How Much Are Taxpayers Spending For Trite Analysis? No One's Saying
If there's one thing Gerry Fusco, the interim bureau chief for the Bureau of Animal Regulation and Care, loves, it's hiring consultants. If there's one thing he and BARC spokeswoman Elena Marks don't love, it's telling the public how much taxpayer money is going to those consultants -- and just how those consultants got picked in the first place.
In a September 25 e-mail to Marks and Alfred Moran of the City's Administration and Regulatory Affairs division, Fusco shares the results of a BARC employee's "Customer Service Attitude Report" administered by North Carolina-based business consultants The Brooks Group. Fusco says the report is a "tool" he has "successfully used to deliver 'high velocity culture change' in my career."
Fusco expresses concern that this employee did not score well on the test, which, according to the report itself, measures "three dimensions of thought" -- "intrinsic," "extrinsic," and "systemic."
We're going to call this employee "Bob." And here's what The Brooks Group's report says about Bob:
University of Houston Cougars Football vs. Louisville Cardinals College Football
TicketsThu., Nov. 17, 7:00pm
Rice University Owls Football vs. UTEP Miner Football
TicketsSat., Nov. 19, 11:00am
SWAC Football Championship
TicketsSat., Dec. 3, 3:00pm
TicketsSat., Jan. 7, 7:00pm
"[Bob] would benefit from gaining a clearer understanding of people and activities."
"He would benefit from asking the reason for certain rules or systems, to better understand them."
"He needs an atmosphere that has a clear structure and a well-defined chain of command."
"[Bob] would benefit from developing a deeper understanding of himself, his role and direction."
"He may directly associate his current roles with his own self worth."
"He could benefit from making a conscious effort to develop better two-way communication with authority figures."
Now, the reason we want to know how much each of these tests costs per City of Houston employee is because we want Fusco to get a bonus. Clearly, he had the foresight to find an extremely accomplished, educated group of people to tell us that a municipal employee might do a better job if he understood people and activities better, and if there was a clear chain of command at his place of employment. This, of course, is the complete opposite of what is true for most people, who thrive on lack of understanding and excel when their workplaces have a completely unclear chain of command.
Moreover, people tend to be more successful when there is a complete lack of communication in the workplace, and when they don't understand the tasks they're performing all day -- which is why it's such a huge fucking surprise that Bob could actually benefit from enhanced communication! Can you imagine such a thing?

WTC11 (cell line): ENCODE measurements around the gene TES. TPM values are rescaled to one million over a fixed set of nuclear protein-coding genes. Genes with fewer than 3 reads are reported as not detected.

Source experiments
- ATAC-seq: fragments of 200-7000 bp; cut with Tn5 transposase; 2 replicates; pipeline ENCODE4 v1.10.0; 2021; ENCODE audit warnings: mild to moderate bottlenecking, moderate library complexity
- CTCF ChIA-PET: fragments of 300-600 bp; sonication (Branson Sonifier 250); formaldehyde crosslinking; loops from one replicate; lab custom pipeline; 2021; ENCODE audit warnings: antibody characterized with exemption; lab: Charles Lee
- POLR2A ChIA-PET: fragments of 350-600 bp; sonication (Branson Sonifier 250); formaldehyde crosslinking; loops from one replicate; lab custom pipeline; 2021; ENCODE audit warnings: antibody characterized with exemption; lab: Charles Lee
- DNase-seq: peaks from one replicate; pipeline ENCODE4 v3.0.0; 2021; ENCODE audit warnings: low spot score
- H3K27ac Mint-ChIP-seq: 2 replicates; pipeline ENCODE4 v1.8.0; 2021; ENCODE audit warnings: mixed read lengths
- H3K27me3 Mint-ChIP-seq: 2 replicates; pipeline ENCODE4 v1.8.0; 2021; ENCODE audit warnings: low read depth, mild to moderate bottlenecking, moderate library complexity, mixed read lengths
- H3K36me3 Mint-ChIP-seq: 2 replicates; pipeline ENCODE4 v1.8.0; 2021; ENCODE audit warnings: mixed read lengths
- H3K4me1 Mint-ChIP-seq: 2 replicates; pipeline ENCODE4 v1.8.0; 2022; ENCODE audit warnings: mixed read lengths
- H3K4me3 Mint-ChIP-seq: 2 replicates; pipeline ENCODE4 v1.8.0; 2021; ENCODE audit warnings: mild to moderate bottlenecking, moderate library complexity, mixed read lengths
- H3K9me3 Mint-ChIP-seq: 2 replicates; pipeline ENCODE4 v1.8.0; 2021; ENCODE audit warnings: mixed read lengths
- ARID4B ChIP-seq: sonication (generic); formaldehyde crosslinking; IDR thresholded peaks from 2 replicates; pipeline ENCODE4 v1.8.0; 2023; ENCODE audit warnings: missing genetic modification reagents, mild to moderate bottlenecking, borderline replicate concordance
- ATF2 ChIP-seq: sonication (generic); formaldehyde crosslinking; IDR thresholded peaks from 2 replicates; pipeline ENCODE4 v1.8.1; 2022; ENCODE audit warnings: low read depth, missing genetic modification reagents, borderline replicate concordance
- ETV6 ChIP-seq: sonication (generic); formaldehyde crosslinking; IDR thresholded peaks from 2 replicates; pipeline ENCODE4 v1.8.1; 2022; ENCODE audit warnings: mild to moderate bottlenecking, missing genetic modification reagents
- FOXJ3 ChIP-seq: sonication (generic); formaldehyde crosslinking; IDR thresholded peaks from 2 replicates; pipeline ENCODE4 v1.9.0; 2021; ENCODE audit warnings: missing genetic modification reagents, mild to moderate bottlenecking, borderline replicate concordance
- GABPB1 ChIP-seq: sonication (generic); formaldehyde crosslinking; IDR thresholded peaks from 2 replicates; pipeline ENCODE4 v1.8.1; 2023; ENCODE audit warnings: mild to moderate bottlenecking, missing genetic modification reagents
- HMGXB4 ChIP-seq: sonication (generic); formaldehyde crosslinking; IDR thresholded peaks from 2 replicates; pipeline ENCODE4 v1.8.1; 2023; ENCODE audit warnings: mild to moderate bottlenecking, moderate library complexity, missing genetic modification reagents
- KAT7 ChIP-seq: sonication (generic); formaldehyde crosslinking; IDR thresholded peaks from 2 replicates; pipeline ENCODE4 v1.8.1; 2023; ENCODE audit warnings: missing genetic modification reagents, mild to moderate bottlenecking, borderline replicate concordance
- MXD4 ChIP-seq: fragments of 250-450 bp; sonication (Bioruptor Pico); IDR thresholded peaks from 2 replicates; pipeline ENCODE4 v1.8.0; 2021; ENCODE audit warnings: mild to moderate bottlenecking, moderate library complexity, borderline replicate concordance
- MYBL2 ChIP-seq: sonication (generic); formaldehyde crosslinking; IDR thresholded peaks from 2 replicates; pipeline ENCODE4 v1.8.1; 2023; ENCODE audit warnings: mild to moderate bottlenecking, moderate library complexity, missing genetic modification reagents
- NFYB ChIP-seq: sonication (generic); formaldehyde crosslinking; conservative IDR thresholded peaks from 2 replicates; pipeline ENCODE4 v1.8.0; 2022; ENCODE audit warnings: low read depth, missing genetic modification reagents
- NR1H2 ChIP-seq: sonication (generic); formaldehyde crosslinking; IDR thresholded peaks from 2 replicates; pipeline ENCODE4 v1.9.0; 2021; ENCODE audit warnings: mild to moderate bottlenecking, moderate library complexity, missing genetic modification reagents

Now, let's look at the introduction to this report, where The Brooks Group states: "Is the report 100 percent true? Yes, no and maybe."
Couldn't be any clearer. See, other companies might give you one answer, but The Brooks Group gives us all three possible answers to the question -- that's more bang for the buck.
We e-mailed Elena Marks on Friday to see how much these reports cost per employee. We also called The Brooks Group and were referred to Richard Dickerson. When we didn't hear back with either, we followed up on Monday. That's when Wendy Marks at The Brooks Group told us that Dick Dickerson was out of the office most of the week. She said no one else could help us. Then she finally admitted that he had already been instructed not to speak to the media, because client information is confidential -- apparently The Brooks Group doesn't realize that everyone who lives in Houston is their client.
We asked to speak with the head of the company, Will Brooks. Brooks said he had no comment and hung up on us. We called back and got yet another Brooks -- Jeb -- who said he didn't even want to address questions unrelated to the City of Houston work. See, we wanted to find out if the company had any other municipal clients, because Dick Dickerson's list of "key clients" were JP Morgan, Chase, Gulf Stream, and Medtronic. And according to his bio, Dick Dickerson's "depth of knowledge...for screening, hiring and coaching is unparalleled, and he brings this considerable expertise to bear every time he interacts with clients who have come to him for advice."
Well -- some clients. We, the Houston taxpayers, are his clients. But all we got from ol' Dick Dickerson is the big blow-off. And all we got from his boss was a hang-up.
Clearly, we don't deserve to know how much money The Brooks Group is making from our tax dollars, to give us staggeringly, obviously, ridiculously trite, non-useful information that is somehow supposed to translate into animals being treated humanely.
Man, we need a job at The Brooks Group. Or the city. At either place, you don't have to answer to anyone.
Get the This Week's Top Stories Newsletter
Every week we collect the latest news, music and arts stories — along with film and food reviews and the best things to do this week — so that you'll never miss Houston Press' biggest stories.